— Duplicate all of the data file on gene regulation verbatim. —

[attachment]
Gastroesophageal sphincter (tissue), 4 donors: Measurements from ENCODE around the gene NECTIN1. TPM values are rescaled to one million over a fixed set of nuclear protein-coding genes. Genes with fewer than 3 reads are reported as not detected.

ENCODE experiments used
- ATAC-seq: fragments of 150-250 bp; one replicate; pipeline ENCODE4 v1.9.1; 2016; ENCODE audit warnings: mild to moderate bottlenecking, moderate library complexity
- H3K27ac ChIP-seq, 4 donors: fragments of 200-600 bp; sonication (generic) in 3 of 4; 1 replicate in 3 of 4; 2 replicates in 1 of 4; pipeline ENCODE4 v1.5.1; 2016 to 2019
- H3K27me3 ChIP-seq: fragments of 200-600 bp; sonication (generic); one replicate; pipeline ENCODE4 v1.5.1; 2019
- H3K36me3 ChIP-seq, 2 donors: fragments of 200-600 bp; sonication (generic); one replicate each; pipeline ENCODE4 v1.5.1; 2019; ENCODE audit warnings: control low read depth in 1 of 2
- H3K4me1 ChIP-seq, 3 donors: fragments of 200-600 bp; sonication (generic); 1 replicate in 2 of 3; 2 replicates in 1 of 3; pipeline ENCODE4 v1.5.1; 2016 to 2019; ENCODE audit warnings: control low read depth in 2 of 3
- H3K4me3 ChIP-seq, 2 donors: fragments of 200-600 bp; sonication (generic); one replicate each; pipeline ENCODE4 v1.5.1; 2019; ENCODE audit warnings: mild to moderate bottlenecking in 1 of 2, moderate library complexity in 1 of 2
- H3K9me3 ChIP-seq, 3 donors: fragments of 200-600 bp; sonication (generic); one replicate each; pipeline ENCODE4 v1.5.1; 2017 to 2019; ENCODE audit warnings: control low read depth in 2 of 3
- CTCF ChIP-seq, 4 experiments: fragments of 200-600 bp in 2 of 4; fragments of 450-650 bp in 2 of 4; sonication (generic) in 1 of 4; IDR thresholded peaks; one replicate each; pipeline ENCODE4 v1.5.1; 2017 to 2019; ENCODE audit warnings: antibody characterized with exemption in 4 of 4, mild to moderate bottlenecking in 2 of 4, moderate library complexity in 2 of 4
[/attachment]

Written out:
Gastroesophageal sphincter (tissue), 4 donors: Measurements from ENCODE around the gene NECTIN1. TPM values are rescaled to one million over a fixed set of nuclear protein-coding genes. Genes with fewer than 3 reads are reported as not detected.

ENCODE experiments used
- ATAC-seq: fragments of 150-250 bp; one replicate; pipeline ENCODE4 v1.9.1; 2016; ENCODE audit warnings: mild to moderate bottlenecking, moderate library complexity
- H3K27ac ChIP-seq, 4 donors: fragments of 200-600 bp; sonication (generic) in 3 of 4; 1 replicate in 3 of 4; 2 replicates in 1 of 4; pipeline ENCODE4 v1.5.1; 2016 to 2019
- H3K27me3 ChIP-seq: fragments of 200-600 bp; sonication (generic); one replicate; pipeline ENCODE4 v1.5.1; 2019
- H3K36me3 ChIP-seq, 2 donors: fragments of 200-600 bp; sonication (generic); one replicate each; pipeline ENCODE4 v1.5.1; 2019; ENCODE audit warnings: control low read depth in 1 of 2
- H3K4me1 ChIP-seq, 3 donors: fragments of 200-600 bp; sonication (generic); 1 replicate in 2 of 3; 2 replicates in 1 of 3; pipeline ENCODE4 v1.5.1; 2016 to 2019; ENCODE audit warnings: control low read depth in 2 of 3
- H3K4me3 ChIP-seq, 2 donors: fragments of 200-600 bp; sonication (generic); one replicate each; pipeline ENCODE4 v1.5.1; 2019; ENCODE audit warnings: mild to moderate bottlenecking in 1 of 2, moderate library complexity in 1 of 2
- H3K9me3 ChIP-seq, 3 donors: fragments of 200-600 bp; sonication (generic); one replicate each; pipeline ENCODE4 v1.5.1; 2017 to 2019; ENCODE audit warnings: control low read depth in 2 of 3
- CTCF ChIP-seq, 4 experiments: fragments of 200-600 bp in 2 of 4; fragments of 450-650 bp in 2 of 4; sonication (generic) in 1 of 4; IDR thresholded peaks; one replicate each; pipeline ENCODE4 v1.5.1; 2017 to 2019; ENCODE audit warnings: antibody characterized with exemption in 4 of 4, mild to moderate bottlenecking in 2 of 4, moderate library complexity in 2 of 4